Following the Review Conference of the Nuclear Non-Proliferation Treaty (NPT) that failed to produce a final document, the second of four scheduled meetings of the United Nations (UN) Open-Ended Working Group to Reduce Space Threats (OEWG) took place in Geneva from September 12-16, 2022. The OEWG is mandated to develop recommendations on possible norms, rules, and principles of responsible behaviour and how they might contribute to a legally binding instrument.
The first session took stock of the existing international legal and normative framework (read the recap). The second went from existing law to current and future threats by states to space systems, including “actions, activities and omissions that could be considered irresponsible.” This comprehensive discussion was organized into five themes:
Presentations on these topics by global experts can be found here.
Building on the positive attitude and constructive engagement of the first meeting, the second nurtured interactive engagement and frank and substantive discussion, enlivened by references to hypothetical murder with icicles and shoes. The meeting saw statements delivered by 39 states and on behalf of the European Union (EU) and the Association of Southeast Asian Nations (ASEAN).
While some states continued to express concern that notions of responsible and irresponsible behaviour are subjective, the session produced a significant number of examples of capabilities, activities, behaviours, and their effects that were deemed to be threatening and thus irresponsible. Both kinetic and non-kinetic capabilities and their uses were discussed, as were concerns for effects on environmental sustainability, civilian critical infrastructure, and conflict escalation.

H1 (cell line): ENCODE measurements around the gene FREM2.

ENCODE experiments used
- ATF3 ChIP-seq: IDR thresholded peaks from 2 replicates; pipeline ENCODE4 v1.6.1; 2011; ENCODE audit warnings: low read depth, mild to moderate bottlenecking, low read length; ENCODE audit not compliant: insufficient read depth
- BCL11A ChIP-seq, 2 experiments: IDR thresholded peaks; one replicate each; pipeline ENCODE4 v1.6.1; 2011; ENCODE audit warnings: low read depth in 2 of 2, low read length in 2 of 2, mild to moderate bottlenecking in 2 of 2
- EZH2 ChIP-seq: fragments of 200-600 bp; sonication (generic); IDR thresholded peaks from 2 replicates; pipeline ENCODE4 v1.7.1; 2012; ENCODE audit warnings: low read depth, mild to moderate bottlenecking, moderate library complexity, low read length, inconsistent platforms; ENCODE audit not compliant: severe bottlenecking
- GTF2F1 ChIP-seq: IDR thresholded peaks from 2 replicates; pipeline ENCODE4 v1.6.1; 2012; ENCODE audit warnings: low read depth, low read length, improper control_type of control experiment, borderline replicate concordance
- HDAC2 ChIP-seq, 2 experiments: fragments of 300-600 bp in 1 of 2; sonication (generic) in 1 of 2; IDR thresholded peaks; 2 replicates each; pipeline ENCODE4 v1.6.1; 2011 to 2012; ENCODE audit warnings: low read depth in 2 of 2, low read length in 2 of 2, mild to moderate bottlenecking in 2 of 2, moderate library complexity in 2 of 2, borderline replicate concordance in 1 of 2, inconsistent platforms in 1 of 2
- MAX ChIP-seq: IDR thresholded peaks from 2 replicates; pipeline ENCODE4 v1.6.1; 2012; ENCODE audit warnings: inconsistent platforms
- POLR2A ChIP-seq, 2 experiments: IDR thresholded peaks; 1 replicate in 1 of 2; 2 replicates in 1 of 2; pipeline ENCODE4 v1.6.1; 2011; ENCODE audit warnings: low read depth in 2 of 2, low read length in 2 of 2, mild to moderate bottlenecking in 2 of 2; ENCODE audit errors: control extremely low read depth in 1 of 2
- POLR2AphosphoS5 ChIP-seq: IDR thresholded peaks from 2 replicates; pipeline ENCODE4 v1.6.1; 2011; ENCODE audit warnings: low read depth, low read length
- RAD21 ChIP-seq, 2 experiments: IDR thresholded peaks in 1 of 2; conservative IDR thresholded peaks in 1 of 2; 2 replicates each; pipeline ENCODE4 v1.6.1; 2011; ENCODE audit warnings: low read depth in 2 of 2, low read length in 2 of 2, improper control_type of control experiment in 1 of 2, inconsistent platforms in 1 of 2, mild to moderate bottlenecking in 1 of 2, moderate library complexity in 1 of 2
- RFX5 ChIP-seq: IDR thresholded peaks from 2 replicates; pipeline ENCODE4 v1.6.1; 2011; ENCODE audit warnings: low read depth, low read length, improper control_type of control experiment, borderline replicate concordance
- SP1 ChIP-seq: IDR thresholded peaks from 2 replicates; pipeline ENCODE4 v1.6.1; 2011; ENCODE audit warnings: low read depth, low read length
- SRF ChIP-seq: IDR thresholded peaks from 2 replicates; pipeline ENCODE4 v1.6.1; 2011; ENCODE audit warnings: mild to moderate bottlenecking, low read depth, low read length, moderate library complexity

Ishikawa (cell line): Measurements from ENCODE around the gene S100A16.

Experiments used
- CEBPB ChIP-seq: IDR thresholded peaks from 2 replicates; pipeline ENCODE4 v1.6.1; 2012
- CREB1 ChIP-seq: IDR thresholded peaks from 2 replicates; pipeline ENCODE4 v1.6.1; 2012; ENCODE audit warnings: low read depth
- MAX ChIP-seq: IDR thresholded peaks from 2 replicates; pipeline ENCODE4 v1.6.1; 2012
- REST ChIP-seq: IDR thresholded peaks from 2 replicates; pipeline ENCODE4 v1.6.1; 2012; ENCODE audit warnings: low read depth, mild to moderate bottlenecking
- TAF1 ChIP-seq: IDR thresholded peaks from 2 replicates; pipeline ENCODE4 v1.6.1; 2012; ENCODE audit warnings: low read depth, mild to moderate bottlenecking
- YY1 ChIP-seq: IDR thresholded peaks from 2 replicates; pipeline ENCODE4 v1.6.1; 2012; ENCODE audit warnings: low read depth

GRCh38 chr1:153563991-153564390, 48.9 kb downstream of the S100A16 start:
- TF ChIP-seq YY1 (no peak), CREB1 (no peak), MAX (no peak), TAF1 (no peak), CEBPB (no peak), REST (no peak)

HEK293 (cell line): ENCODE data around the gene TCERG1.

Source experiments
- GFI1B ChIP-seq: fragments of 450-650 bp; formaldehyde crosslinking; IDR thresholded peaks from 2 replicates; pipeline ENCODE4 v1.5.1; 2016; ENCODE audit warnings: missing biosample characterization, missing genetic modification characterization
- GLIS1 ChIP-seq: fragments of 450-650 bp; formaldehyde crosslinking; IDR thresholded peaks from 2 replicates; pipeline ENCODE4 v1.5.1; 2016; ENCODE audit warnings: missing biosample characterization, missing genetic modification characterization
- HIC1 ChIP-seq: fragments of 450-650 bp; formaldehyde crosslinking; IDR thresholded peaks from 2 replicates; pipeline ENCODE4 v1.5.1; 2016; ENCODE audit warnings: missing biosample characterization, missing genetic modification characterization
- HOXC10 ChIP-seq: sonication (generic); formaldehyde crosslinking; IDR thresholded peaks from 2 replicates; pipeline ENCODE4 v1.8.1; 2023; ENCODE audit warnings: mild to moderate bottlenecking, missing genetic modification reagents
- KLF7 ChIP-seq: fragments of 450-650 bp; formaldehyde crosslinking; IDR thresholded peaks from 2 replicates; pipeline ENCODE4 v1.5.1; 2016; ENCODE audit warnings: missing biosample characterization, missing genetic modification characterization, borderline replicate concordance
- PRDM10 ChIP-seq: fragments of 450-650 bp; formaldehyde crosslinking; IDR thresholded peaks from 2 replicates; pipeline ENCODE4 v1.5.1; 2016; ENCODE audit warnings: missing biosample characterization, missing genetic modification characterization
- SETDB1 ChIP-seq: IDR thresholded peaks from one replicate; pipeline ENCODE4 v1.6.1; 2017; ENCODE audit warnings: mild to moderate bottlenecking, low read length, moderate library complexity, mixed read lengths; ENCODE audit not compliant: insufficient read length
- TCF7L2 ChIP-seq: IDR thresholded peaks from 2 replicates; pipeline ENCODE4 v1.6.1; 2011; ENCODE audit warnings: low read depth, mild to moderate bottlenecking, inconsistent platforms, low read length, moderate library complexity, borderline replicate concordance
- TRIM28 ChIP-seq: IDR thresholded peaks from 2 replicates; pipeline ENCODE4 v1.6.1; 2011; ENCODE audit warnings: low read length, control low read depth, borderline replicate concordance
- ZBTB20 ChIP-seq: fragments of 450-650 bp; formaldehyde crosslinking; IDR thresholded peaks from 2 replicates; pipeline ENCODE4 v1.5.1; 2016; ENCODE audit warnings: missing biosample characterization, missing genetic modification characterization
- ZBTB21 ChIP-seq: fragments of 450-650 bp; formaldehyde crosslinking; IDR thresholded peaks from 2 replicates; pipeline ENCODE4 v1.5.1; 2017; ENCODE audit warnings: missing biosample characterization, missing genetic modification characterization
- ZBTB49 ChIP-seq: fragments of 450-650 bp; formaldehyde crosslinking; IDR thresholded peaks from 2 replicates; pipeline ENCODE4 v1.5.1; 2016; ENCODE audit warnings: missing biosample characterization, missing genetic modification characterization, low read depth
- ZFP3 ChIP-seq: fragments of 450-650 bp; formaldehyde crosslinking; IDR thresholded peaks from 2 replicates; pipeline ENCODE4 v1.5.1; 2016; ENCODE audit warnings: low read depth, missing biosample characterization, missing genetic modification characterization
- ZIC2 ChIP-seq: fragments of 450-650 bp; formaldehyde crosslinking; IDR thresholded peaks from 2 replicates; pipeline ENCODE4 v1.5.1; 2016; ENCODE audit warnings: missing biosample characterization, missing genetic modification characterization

Also discussed were reassuring behaviours that might be considered responsible, many of which have strong links to the principle of due regard as expressed in Article 9 of the Outer Space Treaty (OST); and possible restrictions and restraints on particularly egregious capabilities and activities, such as destructive anti-satellite (ASAT) missile tests and other weapons capabilities in space, and additional initiatives to advance such restrictions at the UN First Committee on Disarmament and International Security.
Following is a more detailed recap of key points of discussion and debate.